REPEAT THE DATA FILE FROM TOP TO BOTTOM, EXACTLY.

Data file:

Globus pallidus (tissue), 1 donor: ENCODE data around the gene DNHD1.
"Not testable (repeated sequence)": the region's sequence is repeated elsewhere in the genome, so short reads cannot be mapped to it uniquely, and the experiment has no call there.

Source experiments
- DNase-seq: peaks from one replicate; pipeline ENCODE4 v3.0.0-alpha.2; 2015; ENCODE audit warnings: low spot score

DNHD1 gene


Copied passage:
Globus pallidus (tissue), 1 donor: ENCODE data around the gene DNHD1.
"Not testable (repeated sequence)": the region's sequence is repeated elsewhere in the genome, so short reads cannot be mapped to it uniquely, and the experiment has no call there.

Source experiments
- DNase-seq: peaks from one replicate; pipeline ENCODE4 v3.0.0-alpha.2; 2015; ENCODE audit warnings: low spot score

DNHD1 gene